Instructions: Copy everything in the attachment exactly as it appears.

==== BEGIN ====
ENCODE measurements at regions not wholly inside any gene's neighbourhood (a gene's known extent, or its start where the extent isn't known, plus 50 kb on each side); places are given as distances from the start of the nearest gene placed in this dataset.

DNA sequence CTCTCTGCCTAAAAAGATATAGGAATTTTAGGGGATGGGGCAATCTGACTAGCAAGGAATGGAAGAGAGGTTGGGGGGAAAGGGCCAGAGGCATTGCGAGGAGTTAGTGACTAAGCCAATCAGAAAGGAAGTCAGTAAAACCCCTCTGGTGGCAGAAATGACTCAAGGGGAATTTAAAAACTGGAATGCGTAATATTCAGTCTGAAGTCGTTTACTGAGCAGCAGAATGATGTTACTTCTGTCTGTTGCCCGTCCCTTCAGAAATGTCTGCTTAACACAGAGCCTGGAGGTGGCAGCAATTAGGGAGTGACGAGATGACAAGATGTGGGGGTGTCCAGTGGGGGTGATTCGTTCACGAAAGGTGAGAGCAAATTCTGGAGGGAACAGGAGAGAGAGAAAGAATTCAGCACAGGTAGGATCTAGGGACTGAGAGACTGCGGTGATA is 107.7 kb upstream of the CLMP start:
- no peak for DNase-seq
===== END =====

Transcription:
ENCODE measurements at regions not wholly inside any gene's neighbourhood (a gene's known extent, or its start where the extent isn't known, plus 50 kb on each side); places are given as distances from the start of the nearest gene placed in this dataset.

DNA sequence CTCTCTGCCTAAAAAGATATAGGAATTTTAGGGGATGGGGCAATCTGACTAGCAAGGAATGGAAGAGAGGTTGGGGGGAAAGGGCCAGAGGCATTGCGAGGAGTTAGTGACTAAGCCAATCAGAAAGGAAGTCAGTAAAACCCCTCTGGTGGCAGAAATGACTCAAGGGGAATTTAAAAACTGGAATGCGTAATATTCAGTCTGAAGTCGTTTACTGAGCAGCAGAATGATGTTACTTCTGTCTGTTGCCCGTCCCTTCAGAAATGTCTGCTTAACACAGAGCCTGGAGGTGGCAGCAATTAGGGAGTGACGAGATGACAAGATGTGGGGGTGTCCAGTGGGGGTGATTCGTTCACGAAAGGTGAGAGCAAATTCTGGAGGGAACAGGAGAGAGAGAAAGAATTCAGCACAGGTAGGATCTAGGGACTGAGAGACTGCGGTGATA is 107.7 kb upstream of the CLMP start:
- no peak for DNase-seq